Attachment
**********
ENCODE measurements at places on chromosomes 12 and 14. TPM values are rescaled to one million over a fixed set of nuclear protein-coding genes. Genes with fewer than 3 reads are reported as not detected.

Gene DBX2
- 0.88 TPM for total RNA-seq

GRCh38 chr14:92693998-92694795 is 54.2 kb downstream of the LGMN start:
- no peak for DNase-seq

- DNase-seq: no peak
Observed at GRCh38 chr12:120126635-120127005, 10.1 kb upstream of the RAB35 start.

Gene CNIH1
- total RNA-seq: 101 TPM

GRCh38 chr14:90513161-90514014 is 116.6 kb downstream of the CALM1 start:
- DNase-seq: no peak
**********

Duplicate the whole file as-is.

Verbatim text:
ENCODE measurements at places on chromosomes 12 and 14. TPM values are rescaled to one million over a fixed set of nuclear protein-coding genes. Genes with fewer than 3 reads are reported as not detected.

Gene DBX2
- 0.88 TPM for total RNA-seq

GRCh38 chr14:92693998-92694795 is 54.2 kb downstream of the LGMN start:
- no peak for DNase-seq

- DNase-seq: no peak
Observed at GRCh38 chr12:120126635-120127005, 10.1 kb upstream of the RAB35 start.

Gene CNIH1
- total RNA-seq: 101 TPM

GRCh38 chr14:90513161-90514014 is 116.6 kb downstream of the CALM1 start:
- DNase-seq: no peak